Iranian President Hassan Rouhani, right, with International Atomic Energy Agency director-general Yukiya Amano in Tehran yesterday. 18 January 2016. Picture: EPA
Iranian President Hassan Rouhani, right, with International Atomic Energy Agency director-general Yukiya Amano in Tehran on Monday. Picture: EPA

ABU DHABI — The European Union (EU) would discuss this week whether it needed to impose new sanctions on Iran following recent ballistic missile tests, French Foreign Minister Laurent Fabius said on Monday, a day after the US announced such measures.

Washington imposed sanctions on 11 companies and individuals on Sunday for supplying Iran’s ballistic missile programme, in a move delayed by more than two weeks so as not to endanger this weekend’s release of US prisoners.

"We have to compare the American system and European system, and to see if there are new sanctions to take or not, and this exercise will be implemented this week," Mr Fabius said during a visit to Abu Dhabi.

Iran had tested a new medium-range ballistic missile on November 21, the second such test since October, in a breach of two United Nations (UN) Security Council resolutions, two US officials said yesterday. The US measures come shortly after the lifting of international sanctions over the Islamic republic’s nuclear programme.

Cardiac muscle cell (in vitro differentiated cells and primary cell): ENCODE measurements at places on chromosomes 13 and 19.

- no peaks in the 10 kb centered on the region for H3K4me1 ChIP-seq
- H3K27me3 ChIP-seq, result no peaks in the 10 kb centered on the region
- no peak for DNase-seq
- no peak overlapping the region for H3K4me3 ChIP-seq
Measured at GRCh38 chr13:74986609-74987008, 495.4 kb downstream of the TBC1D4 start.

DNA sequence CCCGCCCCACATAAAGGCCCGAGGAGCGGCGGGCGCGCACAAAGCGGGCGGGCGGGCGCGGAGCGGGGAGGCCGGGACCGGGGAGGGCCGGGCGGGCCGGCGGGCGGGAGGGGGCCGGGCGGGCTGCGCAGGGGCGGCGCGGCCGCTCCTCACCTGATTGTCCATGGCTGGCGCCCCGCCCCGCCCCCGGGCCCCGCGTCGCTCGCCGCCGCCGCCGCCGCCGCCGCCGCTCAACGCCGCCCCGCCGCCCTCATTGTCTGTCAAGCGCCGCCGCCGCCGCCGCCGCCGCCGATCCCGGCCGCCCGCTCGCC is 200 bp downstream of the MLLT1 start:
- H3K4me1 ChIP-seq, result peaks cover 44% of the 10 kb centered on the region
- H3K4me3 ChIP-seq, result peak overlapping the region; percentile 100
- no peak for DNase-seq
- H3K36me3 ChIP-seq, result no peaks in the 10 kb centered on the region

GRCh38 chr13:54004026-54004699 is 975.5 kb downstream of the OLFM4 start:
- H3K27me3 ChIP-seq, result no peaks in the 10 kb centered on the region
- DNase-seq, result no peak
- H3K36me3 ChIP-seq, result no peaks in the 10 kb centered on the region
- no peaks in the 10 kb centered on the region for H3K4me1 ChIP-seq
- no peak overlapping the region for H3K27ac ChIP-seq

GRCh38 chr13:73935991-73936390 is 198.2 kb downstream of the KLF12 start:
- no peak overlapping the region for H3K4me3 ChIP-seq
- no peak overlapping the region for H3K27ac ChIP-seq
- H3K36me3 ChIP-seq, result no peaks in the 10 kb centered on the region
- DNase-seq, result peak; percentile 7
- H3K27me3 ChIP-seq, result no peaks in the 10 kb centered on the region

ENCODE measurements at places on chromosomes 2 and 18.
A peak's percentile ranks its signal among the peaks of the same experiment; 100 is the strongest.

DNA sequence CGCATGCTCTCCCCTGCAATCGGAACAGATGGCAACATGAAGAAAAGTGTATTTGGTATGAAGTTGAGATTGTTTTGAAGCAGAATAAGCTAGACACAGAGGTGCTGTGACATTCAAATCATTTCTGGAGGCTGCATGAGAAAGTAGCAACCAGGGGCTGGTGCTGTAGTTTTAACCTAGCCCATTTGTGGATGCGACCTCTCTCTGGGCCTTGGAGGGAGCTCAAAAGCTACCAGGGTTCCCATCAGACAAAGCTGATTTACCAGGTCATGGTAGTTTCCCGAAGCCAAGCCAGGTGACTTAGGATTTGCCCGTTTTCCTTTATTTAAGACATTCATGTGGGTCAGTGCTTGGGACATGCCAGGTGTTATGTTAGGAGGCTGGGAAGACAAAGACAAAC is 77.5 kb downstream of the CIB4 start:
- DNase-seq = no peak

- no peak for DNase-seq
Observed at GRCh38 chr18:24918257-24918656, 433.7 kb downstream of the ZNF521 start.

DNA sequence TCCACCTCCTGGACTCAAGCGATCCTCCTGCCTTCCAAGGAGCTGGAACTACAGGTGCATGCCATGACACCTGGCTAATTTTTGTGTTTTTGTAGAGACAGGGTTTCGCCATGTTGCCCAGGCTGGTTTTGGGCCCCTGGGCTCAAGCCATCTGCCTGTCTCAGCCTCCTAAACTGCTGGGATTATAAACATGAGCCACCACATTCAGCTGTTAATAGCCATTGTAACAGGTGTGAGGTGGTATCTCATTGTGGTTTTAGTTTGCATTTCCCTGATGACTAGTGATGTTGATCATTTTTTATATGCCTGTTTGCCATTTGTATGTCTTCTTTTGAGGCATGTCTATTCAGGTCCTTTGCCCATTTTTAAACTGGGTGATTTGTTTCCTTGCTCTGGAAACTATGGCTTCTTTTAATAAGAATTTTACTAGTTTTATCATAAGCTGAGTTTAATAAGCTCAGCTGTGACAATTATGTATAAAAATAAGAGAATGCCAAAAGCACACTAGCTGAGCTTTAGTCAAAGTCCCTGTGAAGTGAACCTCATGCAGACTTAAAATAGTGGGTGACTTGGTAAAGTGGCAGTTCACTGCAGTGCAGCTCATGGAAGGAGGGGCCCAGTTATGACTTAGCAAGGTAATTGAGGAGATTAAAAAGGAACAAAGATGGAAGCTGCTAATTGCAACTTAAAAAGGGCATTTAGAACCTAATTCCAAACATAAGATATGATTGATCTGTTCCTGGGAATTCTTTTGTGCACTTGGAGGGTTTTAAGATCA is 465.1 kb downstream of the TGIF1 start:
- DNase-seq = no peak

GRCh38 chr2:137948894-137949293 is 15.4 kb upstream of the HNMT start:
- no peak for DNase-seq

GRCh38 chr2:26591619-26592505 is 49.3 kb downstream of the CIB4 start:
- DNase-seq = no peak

During talks leading up to the deal that ended those sanctions, France was deemed to hold the toughest stance against Iran.

Mr Fabius, who said he would visit Riyadh today to meet King Salman and other officials, said France would like to de-escalate tensions between regional rivals Saudi Arabia and Iran.

The crisis between the conservative Sunni kingdom and Shiite power Iran, both major oil exporters, escalated when Saudi Arabia executed Shiite cleric Nimr al-Nimr on January 2, triggering anger among Shiites across the Middle East.

In Iran, protesters stormed the Saudi embassy in Tehran, prompting Riyadh to sever relations. Tehran cut all commercial ties with Riyadh, and banned its pilgrims from travelling to Mecca. Mr Fabius said it was not yet possible to confirm that a planned UN-organised January 25 peace meeting on Syria would take place involving Damascus and the opposition. It was up to the UN to confirm it.

"Obviously, we hope the negotiations will take place, but there are some questions which have to be answered."

The Syrian opposition council established last month to oversee the negotiations was expected to take its position on the meeting next Monday during a meeting in Riyadh this week, opposition officials said.

George Sabra, a member of the body formed to oversee negotiations, said next Monday as date for the Geneva talks was not a practical one.

"I think a decision should be made in the next three days," he said.

Asked about the biggest obstacles to talks, he said: "Shelling people in cities and shelling by Russian and (Syrian) regime air forces. And a big problem is the sieges — people are dying."